Whilst conditions like postnatal depression and anxiety officially occur with the first year after having a baby, often these conditions are not diagnosed until much later. Find out more about how to spot the signs and where and where and how to get help.
In the early months after having your baby probably heard, read or even asked about postnatal depression. You may have even completed some questions with your Maternal Health Nurse or GP to see if you were experiencing a range of symptoms.
Whilst it is common, in fact one in seven women will experience postnatal depression, but too often it is not identified or diagnosed. – for a whole range of reasons.
Often the early signs of postnatal depression and/or anxiety are simply put down to the many adjustments involves with having a baby. You may put symptoms down to just feeling tired, hormones, or even think what you were experiencing was just the ‘baby blues’ – hoping that it would pass. Over time this ends up being the way you may feel all the time….and you forget was normal even was.
Often postnatal depression can develop much later than just in the first months after having a baby – when people are more likely to ask about it. Too often the signs are end up being ignored or missed, and often it is not until much later – even after the birth of a subsequent child, that women look back and realise that they were living with symptoms for a long time.
“Looking back, I realise now in hindsight that I probably was experiencing depression for over a year. It wasn’t until I had my third baby that the condition was finally diagnosed and I got treatment”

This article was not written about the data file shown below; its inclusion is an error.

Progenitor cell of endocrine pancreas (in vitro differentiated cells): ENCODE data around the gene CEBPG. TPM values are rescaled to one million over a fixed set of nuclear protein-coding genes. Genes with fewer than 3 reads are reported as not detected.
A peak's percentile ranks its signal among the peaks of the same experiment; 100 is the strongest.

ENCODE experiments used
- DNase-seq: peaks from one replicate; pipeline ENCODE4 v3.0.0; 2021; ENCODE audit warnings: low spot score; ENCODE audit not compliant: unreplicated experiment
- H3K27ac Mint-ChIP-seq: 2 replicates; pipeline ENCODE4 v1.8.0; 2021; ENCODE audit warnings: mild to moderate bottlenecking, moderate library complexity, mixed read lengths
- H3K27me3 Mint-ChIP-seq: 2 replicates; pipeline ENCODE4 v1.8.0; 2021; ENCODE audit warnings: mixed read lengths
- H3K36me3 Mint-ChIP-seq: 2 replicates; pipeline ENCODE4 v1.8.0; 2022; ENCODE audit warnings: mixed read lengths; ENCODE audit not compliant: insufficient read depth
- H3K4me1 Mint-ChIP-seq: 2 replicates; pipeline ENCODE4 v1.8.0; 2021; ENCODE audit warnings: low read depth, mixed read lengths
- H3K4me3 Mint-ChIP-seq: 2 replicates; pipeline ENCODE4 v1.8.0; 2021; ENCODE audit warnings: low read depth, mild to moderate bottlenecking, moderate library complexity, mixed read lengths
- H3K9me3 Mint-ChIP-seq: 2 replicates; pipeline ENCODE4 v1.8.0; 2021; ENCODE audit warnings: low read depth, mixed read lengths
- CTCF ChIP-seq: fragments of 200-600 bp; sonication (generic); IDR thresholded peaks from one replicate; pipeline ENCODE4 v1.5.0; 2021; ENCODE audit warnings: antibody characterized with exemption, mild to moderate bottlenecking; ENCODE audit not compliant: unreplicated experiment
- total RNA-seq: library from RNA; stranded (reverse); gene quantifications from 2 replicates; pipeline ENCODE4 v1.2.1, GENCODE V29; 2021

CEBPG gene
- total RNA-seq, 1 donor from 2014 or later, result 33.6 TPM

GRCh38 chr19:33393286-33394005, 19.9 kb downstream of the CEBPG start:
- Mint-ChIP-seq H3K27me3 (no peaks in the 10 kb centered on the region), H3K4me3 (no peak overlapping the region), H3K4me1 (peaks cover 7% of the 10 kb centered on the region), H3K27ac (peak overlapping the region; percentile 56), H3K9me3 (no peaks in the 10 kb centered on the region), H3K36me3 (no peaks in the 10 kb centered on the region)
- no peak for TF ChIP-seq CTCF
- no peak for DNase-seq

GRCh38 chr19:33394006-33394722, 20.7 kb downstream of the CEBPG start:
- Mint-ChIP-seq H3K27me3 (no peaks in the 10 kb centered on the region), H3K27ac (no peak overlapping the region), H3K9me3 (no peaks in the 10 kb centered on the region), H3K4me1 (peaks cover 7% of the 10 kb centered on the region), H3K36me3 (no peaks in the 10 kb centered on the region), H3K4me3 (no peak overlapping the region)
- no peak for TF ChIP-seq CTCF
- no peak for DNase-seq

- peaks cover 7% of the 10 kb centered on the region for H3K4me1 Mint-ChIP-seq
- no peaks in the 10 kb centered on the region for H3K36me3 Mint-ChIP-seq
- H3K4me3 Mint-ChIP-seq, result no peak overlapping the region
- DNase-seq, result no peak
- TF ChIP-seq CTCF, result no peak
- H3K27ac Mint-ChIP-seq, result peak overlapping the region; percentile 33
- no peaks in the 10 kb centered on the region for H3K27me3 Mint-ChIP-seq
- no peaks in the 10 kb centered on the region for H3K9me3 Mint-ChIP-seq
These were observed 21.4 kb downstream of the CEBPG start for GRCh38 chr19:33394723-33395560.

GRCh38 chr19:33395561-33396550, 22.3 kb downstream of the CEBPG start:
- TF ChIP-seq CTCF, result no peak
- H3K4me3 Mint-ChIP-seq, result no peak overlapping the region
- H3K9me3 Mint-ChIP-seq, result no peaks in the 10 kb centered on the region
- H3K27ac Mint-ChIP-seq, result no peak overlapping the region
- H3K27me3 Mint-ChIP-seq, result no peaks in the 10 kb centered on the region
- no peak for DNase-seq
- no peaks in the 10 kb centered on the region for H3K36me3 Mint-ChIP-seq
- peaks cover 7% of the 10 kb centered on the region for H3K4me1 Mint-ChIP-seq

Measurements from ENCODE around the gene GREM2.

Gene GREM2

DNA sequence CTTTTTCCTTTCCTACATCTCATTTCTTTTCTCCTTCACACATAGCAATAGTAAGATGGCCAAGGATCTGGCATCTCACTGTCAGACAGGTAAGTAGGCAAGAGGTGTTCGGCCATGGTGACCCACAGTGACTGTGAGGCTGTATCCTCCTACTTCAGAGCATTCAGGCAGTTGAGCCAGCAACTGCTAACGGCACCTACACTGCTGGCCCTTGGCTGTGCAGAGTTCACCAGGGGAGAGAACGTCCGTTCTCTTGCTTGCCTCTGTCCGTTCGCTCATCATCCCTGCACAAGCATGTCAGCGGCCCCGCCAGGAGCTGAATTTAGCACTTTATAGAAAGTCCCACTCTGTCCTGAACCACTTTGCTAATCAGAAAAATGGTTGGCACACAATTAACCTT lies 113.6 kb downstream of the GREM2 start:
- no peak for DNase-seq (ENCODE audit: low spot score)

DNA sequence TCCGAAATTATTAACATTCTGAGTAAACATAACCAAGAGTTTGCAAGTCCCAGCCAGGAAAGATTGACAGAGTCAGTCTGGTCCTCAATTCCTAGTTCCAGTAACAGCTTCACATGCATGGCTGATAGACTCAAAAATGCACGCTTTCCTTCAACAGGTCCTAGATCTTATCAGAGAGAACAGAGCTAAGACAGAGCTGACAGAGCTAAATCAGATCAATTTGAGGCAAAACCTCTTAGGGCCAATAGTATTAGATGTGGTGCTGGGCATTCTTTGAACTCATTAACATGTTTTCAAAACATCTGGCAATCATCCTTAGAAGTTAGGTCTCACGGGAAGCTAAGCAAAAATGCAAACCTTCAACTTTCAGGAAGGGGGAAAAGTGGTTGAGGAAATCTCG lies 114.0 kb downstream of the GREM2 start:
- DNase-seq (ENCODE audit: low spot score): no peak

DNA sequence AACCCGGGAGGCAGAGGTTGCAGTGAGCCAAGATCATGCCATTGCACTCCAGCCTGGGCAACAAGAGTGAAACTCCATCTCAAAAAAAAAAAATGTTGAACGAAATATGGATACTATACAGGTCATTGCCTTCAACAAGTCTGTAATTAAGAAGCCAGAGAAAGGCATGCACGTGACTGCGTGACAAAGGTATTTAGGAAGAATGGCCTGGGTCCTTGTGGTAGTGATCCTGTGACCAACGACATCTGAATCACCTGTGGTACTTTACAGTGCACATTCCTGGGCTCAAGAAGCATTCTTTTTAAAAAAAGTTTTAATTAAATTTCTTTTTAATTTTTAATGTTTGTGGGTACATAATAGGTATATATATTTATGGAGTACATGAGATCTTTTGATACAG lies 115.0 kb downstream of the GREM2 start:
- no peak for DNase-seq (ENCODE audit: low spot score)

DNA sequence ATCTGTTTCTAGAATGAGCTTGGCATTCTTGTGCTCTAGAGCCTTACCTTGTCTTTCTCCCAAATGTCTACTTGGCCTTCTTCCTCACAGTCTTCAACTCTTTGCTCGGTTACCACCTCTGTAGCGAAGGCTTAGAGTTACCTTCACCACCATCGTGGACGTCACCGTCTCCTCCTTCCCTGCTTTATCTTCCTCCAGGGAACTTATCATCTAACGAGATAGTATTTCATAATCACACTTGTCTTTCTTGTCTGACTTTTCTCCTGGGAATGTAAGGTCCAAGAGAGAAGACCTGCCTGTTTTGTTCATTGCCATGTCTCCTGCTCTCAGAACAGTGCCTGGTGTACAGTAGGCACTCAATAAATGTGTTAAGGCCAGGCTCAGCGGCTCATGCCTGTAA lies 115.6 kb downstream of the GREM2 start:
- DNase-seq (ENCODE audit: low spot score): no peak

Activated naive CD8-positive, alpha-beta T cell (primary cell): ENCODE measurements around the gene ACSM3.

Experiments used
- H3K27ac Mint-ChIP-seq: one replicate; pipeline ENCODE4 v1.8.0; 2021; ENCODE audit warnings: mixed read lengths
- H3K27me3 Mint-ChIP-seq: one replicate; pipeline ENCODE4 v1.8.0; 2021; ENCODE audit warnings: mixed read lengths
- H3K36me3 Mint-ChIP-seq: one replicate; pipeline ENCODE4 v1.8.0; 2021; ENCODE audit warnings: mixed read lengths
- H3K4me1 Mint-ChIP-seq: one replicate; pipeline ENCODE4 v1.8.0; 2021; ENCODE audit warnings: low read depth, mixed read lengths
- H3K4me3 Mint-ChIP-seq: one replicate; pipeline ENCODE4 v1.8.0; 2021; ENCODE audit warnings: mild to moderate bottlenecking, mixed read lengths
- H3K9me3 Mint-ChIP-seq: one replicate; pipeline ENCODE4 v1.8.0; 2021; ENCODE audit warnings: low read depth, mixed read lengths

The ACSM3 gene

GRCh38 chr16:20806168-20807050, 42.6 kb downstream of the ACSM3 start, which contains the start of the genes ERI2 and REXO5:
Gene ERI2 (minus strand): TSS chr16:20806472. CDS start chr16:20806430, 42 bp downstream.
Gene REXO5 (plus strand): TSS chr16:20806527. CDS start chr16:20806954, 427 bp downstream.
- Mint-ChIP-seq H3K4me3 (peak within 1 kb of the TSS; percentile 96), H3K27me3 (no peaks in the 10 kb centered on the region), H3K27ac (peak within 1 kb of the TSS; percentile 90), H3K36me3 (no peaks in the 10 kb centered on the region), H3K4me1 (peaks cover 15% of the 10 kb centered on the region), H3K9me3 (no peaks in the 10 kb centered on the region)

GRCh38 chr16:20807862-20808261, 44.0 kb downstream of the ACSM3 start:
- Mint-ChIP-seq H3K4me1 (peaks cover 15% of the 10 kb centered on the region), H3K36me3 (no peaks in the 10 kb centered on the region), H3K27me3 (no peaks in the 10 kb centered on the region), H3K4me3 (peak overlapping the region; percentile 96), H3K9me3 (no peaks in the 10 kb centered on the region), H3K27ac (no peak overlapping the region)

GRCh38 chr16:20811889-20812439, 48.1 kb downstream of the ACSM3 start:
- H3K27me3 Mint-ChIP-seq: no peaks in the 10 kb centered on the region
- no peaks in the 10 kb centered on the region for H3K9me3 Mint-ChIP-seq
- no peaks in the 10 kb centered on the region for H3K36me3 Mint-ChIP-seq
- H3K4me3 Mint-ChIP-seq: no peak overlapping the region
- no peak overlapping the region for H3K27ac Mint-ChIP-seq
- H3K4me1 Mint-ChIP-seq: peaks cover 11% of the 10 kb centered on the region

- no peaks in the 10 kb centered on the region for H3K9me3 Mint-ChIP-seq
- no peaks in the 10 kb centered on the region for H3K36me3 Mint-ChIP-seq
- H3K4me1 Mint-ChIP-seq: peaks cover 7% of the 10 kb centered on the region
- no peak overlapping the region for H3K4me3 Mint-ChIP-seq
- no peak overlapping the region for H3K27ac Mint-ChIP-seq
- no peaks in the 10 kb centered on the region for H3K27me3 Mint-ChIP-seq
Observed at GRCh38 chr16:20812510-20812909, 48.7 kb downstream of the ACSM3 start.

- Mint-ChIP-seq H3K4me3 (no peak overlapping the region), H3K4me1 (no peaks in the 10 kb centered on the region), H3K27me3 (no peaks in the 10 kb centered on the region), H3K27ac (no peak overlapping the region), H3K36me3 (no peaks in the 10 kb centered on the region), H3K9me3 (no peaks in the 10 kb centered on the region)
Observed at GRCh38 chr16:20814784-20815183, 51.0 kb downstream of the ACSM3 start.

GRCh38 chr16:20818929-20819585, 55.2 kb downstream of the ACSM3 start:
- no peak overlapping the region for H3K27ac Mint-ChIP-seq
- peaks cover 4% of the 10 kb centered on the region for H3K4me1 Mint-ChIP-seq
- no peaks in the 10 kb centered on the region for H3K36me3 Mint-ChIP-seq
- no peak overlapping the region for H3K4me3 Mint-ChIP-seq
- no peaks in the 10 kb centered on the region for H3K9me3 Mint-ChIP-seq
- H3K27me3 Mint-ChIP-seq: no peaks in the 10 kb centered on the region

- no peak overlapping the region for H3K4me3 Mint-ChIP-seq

In fact research undertaken by COPE: Centre of Perinatal Excellence, reveals that in a survey with over 1021 women who had perinatal depression and/or anxiety, 75% of women did not get help until they reached the point that they could not cope any longer.
So don’t wait until you get to this point, be aware of the signs and symptoms of postnatal depression and anxiety, and find out more about where and how to access effective help. Remember, often these conditions don’t go away on their own, and the faster you get help the faster you can recover.
To provide new parents with high quality advice and information about emotional and mental health when having a baby, COPE: Centre of Perinatal Excellence is a brand new not-for-profit organisation with an extensive new website www.cope.org.au.
The COPE website is a one stop shop with pages of high quality information, insights from others and tips for managing the many challenges that come with parenthood, as well as helping you to identify the signs and symptoms of the whole range of mental and emotional health problems that can occur, and where and how to seek help.
COPE: Because no one ever tells you, how hard it can be.